Actually, many of my frustrations with Paganism are the same as always. Isaac Bonewits once said that the basic principles of a polytheistic outlook make certain abuses less common, but it doesn’t mean they don’t happen. I still find egos, guruism, arbitrary rules, “by the book” attitudes in a religion that is supposed to be in contrast to the religions of the book, and so forth. On the other hand, Paganism now has real leaders, people who are doing real work to heal the planet, real nature sanctuaries, seminaries, charitable organizations, and that was much less true when I started out. Also, the large Pagan organizations – places like Circle, EarthSpirit, that is something no one anticipated when all of us thought entirely of circles, covens and groves. There are now people who come into Paganism through these organizations, that is a new difference.

Which voices within modern Paganism today do you feel are shining a light towards our future? Who are we not listening to that we should?

I really don’t know how to answer this. I think we are beginning to have real elders, people who have been in this movement for 40 years, and some of them have real wisdom to impart. Then there are young people, often the third generation and second generation Pagans are a really interesting phenomenon, and some of them are dynamite!!!! I also love that there are actually books that are deeper than mine at this point…I started out when there were few books around, except for Murray, Gardner, Graves, Lethbridge, Justine Glass, and a few others. “Triumph of the Moon” is utterly brilliant! I think we have to keep true to the anti-authoritarian, pluralistic spirit at the heart of contemporary Pagansim. It is truly an antidote to the authoritarian religions of our time.

Do you think you’ll ever write another book on Paganism, or do you feel that “Drawing Down” is your definitive statement and contribution?

I might well write a totally different kind of book on Paganism. But first I have to stop being a wage slave and get my 10th grader into and through college.

Since the first edition of “Drawing Down” academic works about(and by)Pagans have expanded considerably. Do you keep up much with current scholarship within Paganism? If so, what works have impressed you?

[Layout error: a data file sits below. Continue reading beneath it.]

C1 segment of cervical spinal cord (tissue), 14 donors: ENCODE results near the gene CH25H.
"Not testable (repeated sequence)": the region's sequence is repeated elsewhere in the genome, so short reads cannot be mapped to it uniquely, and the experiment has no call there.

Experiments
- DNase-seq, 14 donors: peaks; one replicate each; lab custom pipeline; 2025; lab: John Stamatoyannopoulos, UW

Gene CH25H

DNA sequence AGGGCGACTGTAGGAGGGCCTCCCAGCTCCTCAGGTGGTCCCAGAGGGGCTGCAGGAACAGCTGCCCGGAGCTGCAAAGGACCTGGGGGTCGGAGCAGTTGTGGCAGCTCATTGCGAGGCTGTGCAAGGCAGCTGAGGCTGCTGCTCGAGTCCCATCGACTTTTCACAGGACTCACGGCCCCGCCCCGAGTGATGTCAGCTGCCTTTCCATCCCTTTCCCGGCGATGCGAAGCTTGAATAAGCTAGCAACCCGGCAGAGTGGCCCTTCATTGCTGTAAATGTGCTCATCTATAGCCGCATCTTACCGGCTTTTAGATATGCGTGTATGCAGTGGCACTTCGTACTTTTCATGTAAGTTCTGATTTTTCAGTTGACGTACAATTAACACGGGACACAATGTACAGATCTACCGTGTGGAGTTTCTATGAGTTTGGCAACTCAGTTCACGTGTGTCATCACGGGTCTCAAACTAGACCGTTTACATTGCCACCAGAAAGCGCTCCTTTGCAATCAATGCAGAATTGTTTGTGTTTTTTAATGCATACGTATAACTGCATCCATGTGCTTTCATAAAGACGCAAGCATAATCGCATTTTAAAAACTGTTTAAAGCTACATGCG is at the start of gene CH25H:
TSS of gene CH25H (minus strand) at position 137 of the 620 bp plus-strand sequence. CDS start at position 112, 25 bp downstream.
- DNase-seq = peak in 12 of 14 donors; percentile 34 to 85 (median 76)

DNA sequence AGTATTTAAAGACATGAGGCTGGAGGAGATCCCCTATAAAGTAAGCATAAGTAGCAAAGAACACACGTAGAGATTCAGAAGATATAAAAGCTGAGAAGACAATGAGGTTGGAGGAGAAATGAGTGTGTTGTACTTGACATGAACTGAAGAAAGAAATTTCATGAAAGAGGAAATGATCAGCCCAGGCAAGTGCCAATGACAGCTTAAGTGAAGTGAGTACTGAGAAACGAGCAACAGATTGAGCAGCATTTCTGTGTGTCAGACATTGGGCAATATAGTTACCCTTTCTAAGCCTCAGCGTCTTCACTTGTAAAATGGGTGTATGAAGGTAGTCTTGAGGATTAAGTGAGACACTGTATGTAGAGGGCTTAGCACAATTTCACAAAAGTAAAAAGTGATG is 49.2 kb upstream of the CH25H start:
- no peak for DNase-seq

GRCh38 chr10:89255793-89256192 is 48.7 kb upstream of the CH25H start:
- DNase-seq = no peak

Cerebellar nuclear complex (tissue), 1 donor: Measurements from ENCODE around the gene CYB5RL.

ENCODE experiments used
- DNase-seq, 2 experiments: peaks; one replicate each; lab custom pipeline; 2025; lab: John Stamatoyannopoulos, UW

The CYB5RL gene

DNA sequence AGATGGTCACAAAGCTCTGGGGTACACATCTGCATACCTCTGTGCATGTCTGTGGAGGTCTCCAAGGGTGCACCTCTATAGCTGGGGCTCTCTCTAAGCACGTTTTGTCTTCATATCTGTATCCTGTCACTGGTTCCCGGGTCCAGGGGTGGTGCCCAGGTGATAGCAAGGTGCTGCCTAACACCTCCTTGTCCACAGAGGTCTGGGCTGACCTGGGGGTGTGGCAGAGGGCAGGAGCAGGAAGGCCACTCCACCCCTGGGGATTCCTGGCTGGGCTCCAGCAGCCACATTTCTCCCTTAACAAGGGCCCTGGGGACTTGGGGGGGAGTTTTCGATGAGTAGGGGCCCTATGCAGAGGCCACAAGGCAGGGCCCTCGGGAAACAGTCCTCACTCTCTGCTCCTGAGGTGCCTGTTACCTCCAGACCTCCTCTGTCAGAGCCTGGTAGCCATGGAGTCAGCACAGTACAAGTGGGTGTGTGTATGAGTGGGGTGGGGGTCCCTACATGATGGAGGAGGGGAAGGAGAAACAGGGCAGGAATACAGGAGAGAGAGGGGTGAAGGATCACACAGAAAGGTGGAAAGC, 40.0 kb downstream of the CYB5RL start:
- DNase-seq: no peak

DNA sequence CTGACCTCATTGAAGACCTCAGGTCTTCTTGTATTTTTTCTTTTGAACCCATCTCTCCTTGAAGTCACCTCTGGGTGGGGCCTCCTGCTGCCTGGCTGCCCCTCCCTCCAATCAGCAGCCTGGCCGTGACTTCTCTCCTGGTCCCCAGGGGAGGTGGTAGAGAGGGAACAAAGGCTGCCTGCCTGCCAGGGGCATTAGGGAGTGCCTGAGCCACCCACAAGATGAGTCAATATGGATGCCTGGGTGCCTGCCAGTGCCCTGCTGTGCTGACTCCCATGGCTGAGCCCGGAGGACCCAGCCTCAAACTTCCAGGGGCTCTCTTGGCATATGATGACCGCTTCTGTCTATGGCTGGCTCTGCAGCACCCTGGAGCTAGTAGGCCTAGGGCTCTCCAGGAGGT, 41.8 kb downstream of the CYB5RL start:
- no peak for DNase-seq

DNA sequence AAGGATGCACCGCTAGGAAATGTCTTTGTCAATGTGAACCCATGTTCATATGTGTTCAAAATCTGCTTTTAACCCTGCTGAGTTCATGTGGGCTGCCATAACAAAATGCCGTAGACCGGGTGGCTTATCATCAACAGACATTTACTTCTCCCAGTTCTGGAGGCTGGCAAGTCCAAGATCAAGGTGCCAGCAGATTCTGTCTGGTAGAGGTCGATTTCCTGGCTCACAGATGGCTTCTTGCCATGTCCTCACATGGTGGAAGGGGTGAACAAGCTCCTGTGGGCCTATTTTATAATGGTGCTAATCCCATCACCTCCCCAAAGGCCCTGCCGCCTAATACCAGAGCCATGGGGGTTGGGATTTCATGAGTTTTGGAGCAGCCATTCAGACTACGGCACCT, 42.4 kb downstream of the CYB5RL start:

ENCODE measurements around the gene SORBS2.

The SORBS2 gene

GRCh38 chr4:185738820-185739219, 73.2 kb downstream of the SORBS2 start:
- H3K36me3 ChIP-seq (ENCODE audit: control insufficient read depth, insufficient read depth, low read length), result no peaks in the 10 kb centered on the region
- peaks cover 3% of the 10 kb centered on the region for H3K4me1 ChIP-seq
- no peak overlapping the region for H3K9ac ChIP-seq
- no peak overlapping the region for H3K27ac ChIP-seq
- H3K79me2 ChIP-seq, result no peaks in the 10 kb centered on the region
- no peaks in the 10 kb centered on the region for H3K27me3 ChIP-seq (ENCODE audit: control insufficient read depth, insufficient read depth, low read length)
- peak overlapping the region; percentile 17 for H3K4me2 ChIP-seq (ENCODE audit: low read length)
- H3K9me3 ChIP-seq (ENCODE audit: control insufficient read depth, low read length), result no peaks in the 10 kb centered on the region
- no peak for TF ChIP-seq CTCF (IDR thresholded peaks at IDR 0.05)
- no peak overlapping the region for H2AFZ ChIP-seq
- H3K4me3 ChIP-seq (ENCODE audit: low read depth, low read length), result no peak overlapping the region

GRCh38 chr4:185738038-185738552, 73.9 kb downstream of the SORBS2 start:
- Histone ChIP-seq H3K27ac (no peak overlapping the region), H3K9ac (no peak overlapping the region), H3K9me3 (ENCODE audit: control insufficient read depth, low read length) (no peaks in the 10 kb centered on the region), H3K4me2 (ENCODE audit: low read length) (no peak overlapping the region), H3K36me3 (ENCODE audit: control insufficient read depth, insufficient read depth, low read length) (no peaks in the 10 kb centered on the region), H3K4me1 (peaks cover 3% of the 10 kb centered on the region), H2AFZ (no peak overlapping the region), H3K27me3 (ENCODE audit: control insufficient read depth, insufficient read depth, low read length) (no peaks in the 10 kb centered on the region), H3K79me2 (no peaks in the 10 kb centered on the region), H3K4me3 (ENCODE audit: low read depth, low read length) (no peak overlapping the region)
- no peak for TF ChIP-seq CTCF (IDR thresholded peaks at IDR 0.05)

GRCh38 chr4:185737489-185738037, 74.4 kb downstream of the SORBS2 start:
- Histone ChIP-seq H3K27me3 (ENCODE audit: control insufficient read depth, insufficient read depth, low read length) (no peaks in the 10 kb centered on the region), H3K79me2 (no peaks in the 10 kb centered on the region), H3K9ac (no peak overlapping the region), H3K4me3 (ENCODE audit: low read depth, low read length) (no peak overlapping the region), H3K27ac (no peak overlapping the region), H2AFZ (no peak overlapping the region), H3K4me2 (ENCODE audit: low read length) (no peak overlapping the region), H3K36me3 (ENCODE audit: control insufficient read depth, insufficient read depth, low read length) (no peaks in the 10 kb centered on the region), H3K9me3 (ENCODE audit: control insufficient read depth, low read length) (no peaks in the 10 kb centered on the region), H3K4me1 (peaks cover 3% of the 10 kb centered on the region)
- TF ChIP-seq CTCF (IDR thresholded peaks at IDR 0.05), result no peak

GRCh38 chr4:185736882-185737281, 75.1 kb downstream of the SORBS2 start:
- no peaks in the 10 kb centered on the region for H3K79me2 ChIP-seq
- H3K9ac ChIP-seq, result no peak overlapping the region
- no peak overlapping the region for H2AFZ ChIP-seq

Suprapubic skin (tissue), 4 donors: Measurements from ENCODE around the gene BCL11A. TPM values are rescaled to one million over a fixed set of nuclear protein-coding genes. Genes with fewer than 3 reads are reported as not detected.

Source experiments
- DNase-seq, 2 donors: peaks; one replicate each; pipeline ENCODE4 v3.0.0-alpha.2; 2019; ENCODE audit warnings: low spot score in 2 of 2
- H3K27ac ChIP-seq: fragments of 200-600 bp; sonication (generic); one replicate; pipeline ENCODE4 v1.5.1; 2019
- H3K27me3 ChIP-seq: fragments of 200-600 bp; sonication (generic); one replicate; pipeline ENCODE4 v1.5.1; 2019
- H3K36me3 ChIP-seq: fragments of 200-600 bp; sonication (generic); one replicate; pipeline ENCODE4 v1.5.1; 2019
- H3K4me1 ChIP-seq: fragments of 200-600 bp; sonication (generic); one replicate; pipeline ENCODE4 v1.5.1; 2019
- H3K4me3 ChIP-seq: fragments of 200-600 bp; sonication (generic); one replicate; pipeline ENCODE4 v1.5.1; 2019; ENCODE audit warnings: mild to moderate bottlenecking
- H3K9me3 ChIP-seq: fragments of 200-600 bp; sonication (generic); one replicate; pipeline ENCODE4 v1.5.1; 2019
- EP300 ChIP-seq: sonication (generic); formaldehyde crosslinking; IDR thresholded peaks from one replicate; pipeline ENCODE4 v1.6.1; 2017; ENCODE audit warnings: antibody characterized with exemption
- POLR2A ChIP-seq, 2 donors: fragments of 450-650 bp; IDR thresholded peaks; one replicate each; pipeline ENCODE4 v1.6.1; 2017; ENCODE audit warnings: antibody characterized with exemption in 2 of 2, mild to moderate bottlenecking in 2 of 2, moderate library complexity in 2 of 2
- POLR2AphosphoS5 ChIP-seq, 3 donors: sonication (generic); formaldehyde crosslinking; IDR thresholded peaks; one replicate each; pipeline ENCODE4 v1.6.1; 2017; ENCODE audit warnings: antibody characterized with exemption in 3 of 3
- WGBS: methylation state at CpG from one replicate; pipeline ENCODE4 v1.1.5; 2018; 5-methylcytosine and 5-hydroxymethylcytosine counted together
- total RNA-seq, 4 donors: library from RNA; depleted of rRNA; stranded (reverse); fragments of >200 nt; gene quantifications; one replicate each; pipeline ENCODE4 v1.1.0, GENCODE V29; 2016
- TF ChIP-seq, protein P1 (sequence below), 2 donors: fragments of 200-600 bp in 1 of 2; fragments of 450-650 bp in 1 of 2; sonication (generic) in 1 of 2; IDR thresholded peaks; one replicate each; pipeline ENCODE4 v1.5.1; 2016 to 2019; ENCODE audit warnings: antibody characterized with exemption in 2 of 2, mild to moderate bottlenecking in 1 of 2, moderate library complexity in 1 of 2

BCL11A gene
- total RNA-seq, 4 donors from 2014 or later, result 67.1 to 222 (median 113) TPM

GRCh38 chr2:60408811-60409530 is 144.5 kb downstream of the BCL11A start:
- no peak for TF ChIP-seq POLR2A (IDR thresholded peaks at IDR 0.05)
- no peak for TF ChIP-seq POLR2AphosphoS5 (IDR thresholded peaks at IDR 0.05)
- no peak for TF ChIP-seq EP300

Triumph of the Moon by Hutton, some of Chas Clifton’s works, there are many works I like that are recent, including “Witching Culture” by Magliocco and “Coming to the Edge of the Circle,” by Bado-Fralick, in fact my bibliography is about double the size it was last time. But Triumph is my favorite book.

Where do you see yourself within the world of modern Paganism? How has that conception changed since 1979? As one of the most “famous” modern Pagans, what role do you envision for yourself in the years to come?

Heavens! I don’t have a clue! I hope to keep a bit of humor and humility, and tell people that this is a hugely important movement for changing the world and ourselves but that doesn’t mean we should take ourselves overly seriously. I think some of the things I emphasize in speeches, that the sacred is in the hear and now, that you don’t have to die to “get the good stuff,” that everyone’s ancestors way, way back were Pagan, and that every person in the U.S. had their ancient traditions torn from them, whether through slavery, colonialism or by assimilation, and that it is possible to combine ecstasy and rationality, body and mind, and that reality is like a jewel, more paths mean a richer deeper reality, those are the kinds of things I have always emphasized and continue to. Other than that, I am still a minstrel, singing, chanting, doing ritual and believing in the polytheistic vision, and being involved in less magic and more earth reverence.

Previous Wild Hunt interviews: Starhawk, Gus diZerega, Jeff Sharlet, Brendan Cathbad Myers, Rita Moran, Janet Farrar and Gavin Bone, Phyllis Curott, Tim Ward, Lupa, J.C. Hallman, Margot Adler.